This study will investigate various aspects of the recording of a diagnosis of stroke in the primary care Clinical Practice Research Datalink (CPRD) database. We are particularly interested in establishing what proportion of stroke events are recorded in primary care databases (completeness) and how specific the coded events are in terms of the main types of stroke (diagnostic accuracy). We will do this by identifying the same stroke event in multiple data sources (CPRD, Hospital Episode Statistics (HES) and mortality data from the Office of National Statistics (ONS)) and comparing the way in which they are recorded and coded.
Our proposed study will help to establish the best strategy for identifying individuals who have experienced a stroke in electronic healthcare records, including CPRD. This would inform the definitions and patient selection for future observational studies that rely on CPRD and other sources of healthcare data, including our own.
The overall aim of this study is to assess the completeness and diagnostic validity of the recording of stroke, by subtype, in primary care using HES as a reference. To this end we will construct - using HES in-patient data - a retrospective cohort of patients who have been hospitalised and diagnosed as having had a stroke. For those patients with linked CPRD-HES records, we will compare various aspects of the recording of individual stroke events across the two data sources. We will conduct a similar exercise using ONS data.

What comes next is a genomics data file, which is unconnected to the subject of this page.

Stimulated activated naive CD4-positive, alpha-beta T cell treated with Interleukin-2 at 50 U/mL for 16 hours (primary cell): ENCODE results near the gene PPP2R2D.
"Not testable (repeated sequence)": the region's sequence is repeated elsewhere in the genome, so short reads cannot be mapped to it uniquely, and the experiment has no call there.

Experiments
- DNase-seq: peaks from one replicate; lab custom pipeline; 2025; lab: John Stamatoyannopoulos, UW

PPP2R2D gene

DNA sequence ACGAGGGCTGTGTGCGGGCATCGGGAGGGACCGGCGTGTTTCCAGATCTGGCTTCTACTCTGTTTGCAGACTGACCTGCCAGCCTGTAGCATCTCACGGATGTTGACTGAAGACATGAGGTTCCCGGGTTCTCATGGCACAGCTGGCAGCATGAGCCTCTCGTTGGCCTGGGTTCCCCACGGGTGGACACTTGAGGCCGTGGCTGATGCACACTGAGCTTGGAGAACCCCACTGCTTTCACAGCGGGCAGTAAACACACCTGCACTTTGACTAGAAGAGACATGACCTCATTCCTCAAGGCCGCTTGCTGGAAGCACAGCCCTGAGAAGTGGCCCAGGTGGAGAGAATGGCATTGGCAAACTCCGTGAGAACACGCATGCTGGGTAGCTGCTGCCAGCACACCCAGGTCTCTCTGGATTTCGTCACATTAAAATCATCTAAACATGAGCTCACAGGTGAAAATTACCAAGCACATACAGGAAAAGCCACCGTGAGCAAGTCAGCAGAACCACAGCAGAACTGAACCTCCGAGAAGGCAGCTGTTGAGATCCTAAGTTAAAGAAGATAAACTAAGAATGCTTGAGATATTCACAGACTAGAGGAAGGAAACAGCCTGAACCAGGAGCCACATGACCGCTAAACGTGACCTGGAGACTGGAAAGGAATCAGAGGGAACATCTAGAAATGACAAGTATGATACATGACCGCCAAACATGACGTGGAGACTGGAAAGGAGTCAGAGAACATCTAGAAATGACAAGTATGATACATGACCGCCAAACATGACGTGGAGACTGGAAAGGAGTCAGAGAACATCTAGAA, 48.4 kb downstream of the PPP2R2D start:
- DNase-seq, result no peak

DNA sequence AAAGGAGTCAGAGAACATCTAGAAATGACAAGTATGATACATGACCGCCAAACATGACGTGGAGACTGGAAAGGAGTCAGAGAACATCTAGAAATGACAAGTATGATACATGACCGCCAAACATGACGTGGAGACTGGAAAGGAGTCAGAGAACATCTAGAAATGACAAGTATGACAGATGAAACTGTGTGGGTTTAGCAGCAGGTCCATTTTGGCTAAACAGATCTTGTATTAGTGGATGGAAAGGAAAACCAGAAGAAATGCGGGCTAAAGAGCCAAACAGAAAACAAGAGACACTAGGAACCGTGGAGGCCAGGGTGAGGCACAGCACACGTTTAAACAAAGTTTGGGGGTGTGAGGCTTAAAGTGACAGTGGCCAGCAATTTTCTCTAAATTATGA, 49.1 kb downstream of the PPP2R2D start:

We will assess the completeness of the recording of stroke events in CPRD in a Venn diagram. We will also investigate the level of event date agreement across data sources. If we find a significant proportion of unrecorded stroke events in CPRD, we will perform logistic regression analyses to establish whether factors such as age, sex, year of stroke and mortality are contributing to the suboptimal recording of stroke in primary care. In addition, we will assess the diagnostic accuracy of CPRD stroke recording by subtype (ischaemic, subarachnoid hemorrhagic, intracerebral haemorrhagic, TIAs) and determine the sensitivity and positive predictive value (PPV) of different stroke code sets (all stroke and for stroke subtypes).
Subarachnoid haemorrhage; intracerebral haemorrhage; cerebral infarction; stroke not specified as haemorrhage or infarction; transient cerebral ischaemic attacks (TIAs) and related syndromes.
Jennifer Quint - Chief Investigator - Imperial College London
Ann Morgan - Corresponding Applicant - London School of Hygiene & Tropical Medicine ( LSHTM )